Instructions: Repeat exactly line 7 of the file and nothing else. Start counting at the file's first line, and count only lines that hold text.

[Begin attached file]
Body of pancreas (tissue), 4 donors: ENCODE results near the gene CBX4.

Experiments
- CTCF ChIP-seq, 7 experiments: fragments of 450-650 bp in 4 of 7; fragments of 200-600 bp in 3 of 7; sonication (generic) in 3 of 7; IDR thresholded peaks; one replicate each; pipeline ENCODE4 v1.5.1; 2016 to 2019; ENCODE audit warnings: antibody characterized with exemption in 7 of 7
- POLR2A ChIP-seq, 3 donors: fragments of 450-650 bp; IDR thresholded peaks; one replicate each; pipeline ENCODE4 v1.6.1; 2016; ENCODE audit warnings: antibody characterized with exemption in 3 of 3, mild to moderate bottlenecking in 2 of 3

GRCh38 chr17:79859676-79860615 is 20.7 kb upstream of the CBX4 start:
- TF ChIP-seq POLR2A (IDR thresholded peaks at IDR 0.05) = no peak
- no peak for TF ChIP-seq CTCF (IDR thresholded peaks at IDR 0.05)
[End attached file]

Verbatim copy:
- no peak for TF ChIP-seq CTCF (IDR thresholded peaks at IDR 0.05)